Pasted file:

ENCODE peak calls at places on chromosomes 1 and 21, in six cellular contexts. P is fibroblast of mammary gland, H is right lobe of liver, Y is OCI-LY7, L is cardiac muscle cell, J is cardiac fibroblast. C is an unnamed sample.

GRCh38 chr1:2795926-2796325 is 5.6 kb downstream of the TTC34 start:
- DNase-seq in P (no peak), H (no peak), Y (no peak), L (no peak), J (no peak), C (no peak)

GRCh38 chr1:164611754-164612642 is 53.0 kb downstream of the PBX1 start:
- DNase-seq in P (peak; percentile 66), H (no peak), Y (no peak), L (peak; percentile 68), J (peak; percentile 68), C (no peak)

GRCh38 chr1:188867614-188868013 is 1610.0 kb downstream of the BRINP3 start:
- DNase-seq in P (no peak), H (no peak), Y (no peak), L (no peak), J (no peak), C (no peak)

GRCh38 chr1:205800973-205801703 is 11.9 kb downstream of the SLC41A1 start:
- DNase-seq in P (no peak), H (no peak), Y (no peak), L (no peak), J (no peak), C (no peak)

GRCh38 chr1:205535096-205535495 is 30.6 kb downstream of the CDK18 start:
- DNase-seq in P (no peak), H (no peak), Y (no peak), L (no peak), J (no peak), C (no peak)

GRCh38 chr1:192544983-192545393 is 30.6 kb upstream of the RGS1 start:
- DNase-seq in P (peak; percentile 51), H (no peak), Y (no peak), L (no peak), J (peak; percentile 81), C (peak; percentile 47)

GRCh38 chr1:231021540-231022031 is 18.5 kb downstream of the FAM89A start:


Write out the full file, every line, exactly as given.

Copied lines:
ENCODE peak calls at places on chromosomes 1 and 21, in six cellular contexts. P is fibroblast of mammary gland, H is right lobe of liver, Y is OCI-LY7, L is cardiac muscle cell, J is cardiac fibroblast. C is an unnamed sample.

GRCh38 chr1:2795926-2796325 is 5.6 kb downstream of the TTC34 start:
- DNase-seq in P (no peak), H (no peak), Y (no peak), L (no peak), J (no peak), C (no peak)

GRCh38 chr1:164611754-164612642 is 53.0 kb downstream of the PBX1 start:
- DNase-seq in P (peak; percentile 66), H (no peak), Y (no peak), L (peak; percentile 68), J (peak; percentile 68), C (no peak)

GRCh38 chr1:188867614-188868013 is 1610.0 kb downstream of the BRINP3 start:
- DNase-seq in P (no peak), H (no peak), Y (no peak), L (no peak), J (no peak), C (no peak)

GRCh38 chr1:205800973-205801703 is 11.9 kb downstream of the SLC41A1 start:
- DNase-seq in P (no peak), H (no peak), Y (no peak), L (no peak), J (no peak), C (no peak)

GRCh38 chr1:205535096-205535495 is 30.6 kb downstream of the CDK18 start:
- DNase-seq in P (no peak), H (no peak), Y (no peak), L (no peak), J (no peak), C (no peak)

GRCh38 chr1:192544983-192545393 is 30.6 kb upstream of the RGS1 start:
- DNase-seq in P (peak; percentile 51), H (no peak), Y (no peak), L (no peak), J (peak; percentile 81), C (peak; percentile 47)

GRCh38 chr1:231021540-231022031 is 18.5 kb downstream of the FAM89A start: